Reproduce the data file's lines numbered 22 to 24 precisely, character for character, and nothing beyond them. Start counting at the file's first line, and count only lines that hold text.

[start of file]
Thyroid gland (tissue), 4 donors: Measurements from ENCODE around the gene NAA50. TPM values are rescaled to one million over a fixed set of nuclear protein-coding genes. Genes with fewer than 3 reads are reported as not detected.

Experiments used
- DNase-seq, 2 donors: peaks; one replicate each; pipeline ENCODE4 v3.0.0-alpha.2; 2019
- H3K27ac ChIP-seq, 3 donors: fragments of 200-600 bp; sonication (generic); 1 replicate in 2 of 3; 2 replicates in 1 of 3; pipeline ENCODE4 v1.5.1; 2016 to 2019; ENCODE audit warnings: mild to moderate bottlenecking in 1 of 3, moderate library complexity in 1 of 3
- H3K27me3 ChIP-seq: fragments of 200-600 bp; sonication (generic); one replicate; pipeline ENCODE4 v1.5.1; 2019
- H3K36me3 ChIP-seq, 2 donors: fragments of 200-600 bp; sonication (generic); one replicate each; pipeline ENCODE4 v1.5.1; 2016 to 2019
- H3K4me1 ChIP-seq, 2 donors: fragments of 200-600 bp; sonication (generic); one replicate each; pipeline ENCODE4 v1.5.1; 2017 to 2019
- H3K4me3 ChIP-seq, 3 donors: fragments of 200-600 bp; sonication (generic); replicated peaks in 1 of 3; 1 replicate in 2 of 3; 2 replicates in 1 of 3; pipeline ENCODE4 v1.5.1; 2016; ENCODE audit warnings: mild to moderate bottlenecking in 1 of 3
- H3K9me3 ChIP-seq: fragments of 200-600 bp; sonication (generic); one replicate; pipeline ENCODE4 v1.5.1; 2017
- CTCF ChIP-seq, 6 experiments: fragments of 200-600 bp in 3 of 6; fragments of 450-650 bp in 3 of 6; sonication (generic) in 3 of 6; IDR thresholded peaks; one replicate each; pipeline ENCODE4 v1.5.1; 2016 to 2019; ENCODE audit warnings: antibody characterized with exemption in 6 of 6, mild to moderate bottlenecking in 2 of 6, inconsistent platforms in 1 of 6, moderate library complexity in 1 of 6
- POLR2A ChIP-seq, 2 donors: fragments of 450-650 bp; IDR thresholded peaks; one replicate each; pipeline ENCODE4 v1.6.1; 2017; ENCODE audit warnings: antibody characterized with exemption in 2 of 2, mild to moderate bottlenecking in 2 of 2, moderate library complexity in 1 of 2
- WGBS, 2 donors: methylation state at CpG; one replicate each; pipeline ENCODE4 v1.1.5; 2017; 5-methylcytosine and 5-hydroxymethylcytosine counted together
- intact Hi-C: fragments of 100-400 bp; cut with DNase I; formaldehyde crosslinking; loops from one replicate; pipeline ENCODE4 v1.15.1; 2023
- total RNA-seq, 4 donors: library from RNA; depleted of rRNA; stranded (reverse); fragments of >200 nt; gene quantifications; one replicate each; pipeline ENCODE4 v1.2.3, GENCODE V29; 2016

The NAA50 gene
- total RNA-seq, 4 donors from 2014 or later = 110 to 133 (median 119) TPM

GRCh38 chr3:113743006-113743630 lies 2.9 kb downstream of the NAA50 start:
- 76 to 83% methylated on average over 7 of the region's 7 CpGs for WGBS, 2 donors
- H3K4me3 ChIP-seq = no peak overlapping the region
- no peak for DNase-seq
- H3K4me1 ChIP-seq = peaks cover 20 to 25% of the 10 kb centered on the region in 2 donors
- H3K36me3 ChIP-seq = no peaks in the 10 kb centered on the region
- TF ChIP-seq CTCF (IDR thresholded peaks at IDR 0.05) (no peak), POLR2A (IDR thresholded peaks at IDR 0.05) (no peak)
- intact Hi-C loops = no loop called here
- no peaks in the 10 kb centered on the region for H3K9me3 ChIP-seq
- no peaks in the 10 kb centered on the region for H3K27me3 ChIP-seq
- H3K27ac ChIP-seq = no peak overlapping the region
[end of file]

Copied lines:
- H3K36me3 ChIP-seq = no peaks in the 10 kb centered on the region
- TF ChIP-seq CTCF (IDR thresholded peaks at IDR 0.05) (no peak), POLR2A (IDR thresholded peaks at IDR 0.05) (no peak)
- intact Hi-C loops = no loop called here